While Clegg's party looks increasingly conformist, the Tories are moving into a coherent right-wing position for 2015.
It wasn't ideology that led the Lib Dems to reject coalition with Labour, but the reds' near-complete lack of preparation.
While the Lib Dems have much to lose from an early end to the coalition, the Tories can easily see the appeal of trying to govern alone.
This parliament has shown what happens when you leave too many MPs unoccupied.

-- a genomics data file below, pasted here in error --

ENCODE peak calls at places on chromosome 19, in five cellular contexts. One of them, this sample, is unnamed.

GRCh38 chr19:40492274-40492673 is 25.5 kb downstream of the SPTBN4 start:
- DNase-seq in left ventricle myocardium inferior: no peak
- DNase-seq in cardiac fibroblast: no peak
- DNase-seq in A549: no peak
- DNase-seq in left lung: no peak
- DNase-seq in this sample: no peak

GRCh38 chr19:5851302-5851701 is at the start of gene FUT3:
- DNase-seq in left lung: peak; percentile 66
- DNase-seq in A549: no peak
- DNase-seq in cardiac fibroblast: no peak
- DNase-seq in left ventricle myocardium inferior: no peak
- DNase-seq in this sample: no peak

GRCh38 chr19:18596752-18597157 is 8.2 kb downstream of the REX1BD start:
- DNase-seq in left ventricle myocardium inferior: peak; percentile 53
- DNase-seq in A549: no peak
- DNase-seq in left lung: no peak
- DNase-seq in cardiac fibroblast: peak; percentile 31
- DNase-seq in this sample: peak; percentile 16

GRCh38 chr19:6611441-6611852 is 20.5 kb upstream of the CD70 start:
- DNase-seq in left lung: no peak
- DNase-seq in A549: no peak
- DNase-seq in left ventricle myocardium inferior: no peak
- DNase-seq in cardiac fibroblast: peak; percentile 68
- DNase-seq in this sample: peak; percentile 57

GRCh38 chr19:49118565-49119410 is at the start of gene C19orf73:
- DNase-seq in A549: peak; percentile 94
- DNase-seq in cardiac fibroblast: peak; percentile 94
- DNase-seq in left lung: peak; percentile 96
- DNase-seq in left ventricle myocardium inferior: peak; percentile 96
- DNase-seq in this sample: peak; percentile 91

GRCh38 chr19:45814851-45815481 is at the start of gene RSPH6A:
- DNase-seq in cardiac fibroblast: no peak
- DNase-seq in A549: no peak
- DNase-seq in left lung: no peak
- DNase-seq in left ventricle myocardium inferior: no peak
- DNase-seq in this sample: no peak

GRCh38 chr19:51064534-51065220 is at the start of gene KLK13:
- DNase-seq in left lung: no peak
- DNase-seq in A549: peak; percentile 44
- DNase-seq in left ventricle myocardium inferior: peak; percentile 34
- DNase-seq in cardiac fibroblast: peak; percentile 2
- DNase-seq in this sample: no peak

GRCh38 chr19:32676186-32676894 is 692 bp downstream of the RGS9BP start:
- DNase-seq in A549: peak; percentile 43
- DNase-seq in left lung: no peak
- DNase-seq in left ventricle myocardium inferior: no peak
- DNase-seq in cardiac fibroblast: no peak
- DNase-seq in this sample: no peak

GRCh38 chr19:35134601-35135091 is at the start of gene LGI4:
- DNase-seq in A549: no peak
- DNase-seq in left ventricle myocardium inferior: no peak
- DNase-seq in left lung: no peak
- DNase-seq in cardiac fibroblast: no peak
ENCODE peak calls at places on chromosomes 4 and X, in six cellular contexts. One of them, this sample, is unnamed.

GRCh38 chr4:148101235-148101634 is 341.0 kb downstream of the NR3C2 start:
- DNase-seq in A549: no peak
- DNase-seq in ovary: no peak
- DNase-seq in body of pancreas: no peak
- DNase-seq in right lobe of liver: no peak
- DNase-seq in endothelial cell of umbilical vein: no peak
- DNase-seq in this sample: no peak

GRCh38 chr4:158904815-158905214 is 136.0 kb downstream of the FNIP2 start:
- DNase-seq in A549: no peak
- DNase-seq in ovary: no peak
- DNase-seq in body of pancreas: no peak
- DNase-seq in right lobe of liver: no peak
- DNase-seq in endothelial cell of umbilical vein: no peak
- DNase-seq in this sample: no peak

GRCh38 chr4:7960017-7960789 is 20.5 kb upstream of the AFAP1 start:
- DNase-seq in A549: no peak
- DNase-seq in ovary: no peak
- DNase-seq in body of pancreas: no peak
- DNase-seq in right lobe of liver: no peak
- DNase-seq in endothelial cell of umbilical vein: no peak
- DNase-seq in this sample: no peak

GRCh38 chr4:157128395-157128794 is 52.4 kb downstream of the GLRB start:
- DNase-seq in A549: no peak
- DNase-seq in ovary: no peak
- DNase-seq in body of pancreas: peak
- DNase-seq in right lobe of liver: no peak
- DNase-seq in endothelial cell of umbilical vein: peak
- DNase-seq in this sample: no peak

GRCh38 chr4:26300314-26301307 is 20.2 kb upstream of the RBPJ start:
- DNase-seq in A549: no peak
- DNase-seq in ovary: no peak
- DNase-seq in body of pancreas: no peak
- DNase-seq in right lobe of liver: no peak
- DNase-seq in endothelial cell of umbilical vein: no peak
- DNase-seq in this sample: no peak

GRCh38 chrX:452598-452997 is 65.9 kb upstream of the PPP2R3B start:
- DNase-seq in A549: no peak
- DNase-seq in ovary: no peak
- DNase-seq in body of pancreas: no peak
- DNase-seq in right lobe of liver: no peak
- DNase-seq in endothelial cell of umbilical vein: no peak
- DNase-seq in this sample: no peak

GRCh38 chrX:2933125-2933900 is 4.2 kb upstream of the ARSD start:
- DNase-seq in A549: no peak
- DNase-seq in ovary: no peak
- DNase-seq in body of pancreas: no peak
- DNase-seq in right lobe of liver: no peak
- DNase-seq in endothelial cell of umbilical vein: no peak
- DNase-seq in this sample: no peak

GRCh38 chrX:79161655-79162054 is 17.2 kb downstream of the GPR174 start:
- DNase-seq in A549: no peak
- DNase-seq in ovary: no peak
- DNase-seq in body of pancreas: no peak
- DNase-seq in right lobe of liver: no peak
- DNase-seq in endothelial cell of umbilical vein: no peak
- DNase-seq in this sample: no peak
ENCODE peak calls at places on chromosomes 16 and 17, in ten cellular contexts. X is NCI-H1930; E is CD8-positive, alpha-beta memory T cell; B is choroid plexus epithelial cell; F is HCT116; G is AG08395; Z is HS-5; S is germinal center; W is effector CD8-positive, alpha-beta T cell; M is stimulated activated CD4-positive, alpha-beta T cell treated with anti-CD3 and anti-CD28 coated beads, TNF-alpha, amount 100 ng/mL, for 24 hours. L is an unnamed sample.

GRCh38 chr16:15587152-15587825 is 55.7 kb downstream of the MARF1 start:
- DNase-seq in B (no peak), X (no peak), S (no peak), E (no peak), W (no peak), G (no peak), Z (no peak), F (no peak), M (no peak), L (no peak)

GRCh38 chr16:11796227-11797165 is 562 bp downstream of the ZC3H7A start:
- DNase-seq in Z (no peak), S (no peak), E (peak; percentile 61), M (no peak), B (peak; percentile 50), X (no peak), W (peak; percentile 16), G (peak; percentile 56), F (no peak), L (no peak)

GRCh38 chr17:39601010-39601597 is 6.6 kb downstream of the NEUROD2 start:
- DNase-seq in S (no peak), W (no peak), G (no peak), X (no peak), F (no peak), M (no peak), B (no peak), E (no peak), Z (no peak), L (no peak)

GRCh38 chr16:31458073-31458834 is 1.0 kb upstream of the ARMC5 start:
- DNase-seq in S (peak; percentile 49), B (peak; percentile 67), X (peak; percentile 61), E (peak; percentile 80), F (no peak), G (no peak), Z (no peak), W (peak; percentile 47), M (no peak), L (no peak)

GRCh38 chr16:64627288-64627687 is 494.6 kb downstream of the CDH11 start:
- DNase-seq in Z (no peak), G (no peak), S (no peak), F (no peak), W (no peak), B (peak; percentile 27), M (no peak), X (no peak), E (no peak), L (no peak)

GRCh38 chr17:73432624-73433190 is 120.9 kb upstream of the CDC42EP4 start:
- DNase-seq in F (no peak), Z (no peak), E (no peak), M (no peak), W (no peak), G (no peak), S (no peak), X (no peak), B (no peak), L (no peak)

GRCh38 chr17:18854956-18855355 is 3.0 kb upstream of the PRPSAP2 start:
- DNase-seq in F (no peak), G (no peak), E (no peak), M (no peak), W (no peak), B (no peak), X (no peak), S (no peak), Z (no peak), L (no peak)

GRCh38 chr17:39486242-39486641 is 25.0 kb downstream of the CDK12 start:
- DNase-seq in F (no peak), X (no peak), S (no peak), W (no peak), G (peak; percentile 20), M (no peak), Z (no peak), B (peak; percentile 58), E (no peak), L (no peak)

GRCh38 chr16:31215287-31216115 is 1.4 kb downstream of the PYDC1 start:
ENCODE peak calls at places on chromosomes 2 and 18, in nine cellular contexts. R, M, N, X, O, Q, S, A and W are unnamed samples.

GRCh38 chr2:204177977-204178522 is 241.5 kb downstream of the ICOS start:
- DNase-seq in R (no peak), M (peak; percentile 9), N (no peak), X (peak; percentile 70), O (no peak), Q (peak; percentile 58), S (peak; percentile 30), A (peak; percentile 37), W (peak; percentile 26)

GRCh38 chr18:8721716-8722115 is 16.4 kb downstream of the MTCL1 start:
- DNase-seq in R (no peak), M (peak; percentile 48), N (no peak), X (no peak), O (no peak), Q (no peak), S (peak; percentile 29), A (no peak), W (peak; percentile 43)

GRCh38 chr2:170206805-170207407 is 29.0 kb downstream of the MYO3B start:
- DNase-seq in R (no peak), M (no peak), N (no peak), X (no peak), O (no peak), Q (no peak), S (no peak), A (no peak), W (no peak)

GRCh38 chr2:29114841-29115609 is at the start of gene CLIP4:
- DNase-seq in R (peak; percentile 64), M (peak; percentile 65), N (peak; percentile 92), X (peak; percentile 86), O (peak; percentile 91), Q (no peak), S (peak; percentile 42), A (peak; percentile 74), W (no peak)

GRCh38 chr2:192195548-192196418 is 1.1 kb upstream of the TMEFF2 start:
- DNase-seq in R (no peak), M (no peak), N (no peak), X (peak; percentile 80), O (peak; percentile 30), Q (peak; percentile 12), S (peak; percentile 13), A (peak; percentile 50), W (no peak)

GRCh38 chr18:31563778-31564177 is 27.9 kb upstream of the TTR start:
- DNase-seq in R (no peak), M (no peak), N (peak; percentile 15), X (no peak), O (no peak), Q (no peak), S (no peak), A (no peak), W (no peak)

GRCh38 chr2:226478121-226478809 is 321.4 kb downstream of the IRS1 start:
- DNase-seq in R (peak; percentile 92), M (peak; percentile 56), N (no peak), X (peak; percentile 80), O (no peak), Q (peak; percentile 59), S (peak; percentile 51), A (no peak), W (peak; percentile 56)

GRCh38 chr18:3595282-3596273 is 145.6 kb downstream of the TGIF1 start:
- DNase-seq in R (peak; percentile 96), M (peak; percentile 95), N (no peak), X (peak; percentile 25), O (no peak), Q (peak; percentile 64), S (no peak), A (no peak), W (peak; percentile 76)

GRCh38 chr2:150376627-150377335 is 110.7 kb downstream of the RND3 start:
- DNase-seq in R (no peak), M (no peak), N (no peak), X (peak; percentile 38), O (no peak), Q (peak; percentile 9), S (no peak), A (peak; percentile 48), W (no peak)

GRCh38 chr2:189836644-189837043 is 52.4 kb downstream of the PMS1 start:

The party seeks to set the coalition parties against each other after Clegg warns that relaxing ratios could damage the quality of childcare.
Cameron's refusal to introduce a bill committing the UK to spending 0.7 per cent of GNI on aid is a breach of the coalition agreement.
If a law enshrining the 0.7 per cent aid target isn't in the Queen's Speech, development charities won’t be able to have their cake and eat it.
A bunch of new appointments and a more aggressive tone indicate that the Tories' campaign for re-election has already started.
After repeated assaults on civil liberties by the coalition, the party's grass roots are angry, worried and very distrustful.